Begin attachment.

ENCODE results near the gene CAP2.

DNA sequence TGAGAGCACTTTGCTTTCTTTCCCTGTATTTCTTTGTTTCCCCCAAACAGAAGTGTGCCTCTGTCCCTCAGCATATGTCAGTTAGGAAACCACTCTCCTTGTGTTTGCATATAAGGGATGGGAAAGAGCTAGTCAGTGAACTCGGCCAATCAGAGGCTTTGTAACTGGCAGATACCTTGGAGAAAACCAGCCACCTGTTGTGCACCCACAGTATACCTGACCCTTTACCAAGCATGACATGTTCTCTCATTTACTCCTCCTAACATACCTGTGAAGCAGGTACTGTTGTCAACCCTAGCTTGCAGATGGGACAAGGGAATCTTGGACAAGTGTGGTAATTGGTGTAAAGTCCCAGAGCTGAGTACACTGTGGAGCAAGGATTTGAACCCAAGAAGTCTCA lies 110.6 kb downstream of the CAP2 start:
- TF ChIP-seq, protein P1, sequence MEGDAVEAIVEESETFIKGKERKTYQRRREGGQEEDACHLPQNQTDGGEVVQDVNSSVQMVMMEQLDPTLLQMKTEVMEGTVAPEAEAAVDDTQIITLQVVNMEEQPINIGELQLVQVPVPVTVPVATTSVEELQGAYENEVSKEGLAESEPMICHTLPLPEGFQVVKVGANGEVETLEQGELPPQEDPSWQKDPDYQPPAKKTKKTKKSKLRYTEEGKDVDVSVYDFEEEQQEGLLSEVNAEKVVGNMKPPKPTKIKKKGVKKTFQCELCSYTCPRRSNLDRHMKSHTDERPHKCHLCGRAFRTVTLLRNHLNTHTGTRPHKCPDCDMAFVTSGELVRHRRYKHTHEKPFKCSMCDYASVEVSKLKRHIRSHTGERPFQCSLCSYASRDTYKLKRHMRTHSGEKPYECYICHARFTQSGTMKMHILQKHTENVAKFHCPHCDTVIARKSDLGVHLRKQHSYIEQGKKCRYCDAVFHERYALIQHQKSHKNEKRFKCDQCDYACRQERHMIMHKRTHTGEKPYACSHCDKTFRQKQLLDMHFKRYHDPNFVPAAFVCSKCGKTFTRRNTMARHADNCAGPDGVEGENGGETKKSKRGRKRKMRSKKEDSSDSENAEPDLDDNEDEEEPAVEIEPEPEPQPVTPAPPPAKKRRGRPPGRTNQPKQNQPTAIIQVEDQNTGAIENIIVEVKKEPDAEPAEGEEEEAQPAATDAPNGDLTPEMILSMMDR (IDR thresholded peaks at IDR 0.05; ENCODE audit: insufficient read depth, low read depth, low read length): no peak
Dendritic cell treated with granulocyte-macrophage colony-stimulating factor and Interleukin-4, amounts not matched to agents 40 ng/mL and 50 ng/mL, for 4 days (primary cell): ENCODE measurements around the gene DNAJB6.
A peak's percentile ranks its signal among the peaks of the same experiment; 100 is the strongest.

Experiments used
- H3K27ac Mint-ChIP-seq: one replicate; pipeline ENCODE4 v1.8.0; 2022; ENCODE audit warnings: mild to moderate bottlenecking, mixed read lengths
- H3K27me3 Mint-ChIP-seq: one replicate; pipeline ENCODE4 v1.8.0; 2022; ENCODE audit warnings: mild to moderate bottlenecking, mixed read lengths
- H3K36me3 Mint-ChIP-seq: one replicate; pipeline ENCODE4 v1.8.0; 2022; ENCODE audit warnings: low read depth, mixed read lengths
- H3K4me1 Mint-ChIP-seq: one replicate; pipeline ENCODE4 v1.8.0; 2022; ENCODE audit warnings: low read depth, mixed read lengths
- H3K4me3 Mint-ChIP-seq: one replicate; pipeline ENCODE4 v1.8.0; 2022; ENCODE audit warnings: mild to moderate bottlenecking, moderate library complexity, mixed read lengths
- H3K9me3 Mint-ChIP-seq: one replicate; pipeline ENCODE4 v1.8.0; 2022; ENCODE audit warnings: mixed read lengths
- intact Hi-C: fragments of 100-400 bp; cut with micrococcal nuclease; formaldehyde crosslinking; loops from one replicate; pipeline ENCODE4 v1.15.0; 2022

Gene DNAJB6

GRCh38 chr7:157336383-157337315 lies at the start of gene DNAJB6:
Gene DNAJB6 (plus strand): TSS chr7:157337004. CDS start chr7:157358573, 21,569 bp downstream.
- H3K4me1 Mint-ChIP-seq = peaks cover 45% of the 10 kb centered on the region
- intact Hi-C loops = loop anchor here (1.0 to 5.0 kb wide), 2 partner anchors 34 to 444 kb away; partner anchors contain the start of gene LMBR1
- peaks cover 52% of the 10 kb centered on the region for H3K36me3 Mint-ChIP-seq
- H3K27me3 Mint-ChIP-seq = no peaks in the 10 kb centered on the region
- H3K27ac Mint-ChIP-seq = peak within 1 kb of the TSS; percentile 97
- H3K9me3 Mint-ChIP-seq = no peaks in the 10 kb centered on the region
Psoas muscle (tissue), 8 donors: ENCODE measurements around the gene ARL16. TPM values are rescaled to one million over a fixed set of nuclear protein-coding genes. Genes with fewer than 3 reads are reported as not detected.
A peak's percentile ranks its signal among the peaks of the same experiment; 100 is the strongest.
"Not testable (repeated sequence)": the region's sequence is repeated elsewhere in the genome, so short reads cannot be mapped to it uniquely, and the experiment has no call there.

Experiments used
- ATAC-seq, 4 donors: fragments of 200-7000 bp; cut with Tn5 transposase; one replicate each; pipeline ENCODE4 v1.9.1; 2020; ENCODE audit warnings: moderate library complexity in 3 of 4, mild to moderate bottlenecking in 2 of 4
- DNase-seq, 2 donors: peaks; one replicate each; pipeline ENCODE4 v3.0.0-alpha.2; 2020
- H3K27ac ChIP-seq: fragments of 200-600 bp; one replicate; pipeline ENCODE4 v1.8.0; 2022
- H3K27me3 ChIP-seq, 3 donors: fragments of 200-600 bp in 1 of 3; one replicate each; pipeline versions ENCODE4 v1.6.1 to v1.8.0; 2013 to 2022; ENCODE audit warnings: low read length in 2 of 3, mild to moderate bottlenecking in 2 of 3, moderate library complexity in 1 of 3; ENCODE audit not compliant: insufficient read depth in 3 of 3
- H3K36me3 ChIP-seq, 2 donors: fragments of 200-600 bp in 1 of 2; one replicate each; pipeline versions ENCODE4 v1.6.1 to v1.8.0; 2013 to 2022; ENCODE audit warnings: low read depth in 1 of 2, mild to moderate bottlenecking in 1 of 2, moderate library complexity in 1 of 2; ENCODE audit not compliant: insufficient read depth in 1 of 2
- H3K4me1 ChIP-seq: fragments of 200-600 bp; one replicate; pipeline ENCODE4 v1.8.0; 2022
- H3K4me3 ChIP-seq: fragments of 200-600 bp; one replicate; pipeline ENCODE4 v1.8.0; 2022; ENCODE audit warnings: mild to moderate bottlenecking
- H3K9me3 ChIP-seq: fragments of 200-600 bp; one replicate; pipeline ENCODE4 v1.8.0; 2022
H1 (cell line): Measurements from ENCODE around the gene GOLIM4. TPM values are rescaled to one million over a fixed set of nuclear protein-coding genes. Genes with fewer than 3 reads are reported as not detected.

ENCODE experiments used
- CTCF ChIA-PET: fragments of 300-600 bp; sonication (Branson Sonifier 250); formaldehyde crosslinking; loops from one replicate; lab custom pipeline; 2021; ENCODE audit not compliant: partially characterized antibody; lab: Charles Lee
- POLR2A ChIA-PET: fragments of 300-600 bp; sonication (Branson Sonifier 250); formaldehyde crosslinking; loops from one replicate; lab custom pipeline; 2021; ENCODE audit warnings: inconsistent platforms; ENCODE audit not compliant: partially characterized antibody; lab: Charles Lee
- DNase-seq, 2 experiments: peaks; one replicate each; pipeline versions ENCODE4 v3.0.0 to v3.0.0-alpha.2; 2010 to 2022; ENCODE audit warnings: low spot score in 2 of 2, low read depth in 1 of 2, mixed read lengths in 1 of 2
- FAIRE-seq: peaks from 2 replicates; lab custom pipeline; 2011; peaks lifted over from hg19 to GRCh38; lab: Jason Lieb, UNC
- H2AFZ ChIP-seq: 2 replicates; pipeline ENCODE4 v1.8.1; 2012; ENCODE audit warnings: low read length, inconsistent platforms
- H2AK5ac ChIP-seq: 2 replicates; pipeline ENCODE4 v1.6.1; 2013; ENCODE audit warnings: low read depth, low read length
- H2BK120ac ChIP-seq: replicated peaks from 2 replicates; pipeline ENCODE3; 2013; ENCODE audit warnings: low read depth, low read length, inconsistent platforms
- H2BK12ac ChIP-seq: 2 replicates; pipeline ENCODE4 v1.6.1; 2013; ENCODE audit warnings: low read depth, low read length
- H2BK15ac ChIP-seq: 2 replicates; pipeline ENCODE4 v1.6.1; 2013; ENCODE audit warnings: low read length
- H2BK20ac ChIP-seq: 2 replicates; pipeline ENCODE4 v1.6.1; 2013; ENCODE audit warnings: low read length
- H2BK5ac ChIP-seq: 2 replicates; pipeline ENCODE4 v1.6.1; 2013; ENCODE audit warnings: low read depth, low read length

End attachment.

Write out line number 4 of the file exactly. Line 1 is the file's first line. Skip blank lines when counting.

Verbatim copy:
Dendritic cell treated with granulocyte-macrophage colony-stimulating factor and Interleukin-4, amounts not matched to agents 40 ng/mL and 50 ng/mL, for 4 days (primary cell): ENCODE measurements around the gene DNAJB6.